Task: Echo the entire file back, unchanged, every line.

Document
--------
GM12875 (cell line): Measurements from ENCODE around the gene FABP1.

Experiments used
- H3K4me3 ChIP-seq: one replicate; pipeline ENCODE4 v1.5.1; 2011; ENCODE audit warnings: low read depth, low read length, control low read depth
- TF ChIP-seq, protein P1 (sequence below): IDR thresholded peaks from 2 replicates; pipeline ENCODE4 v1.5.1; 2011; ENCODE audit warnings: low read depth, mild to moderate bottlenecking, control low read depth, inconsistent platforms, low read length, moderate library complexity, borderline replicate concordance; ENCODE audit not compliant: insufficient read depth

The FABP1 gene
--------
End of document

GM12875 (cell line): Measurements from ENCODE around the gene FABP1.

Experiments used
- H3K4me3 ChIP-seq: one replicate; pipeline ENCODE4 v1.5.1; 2011; ENCODE audit warnings: low read depth, low read length, control low read depth
- TF ChIP-seq, protein P1 (sequence below): IDR thresholded peaks from 2 replicates; pipeline ENCODE4 v1.5.1; 2011; ENCODE audit warnings: low read depth, mild to moderate bottlenecking, control low read depth, inconsistent platforms, low read length, moderate library complexity, borderline replicate concordance; ENCODE audit not compliant: insufficient read depth

The FABP1 gene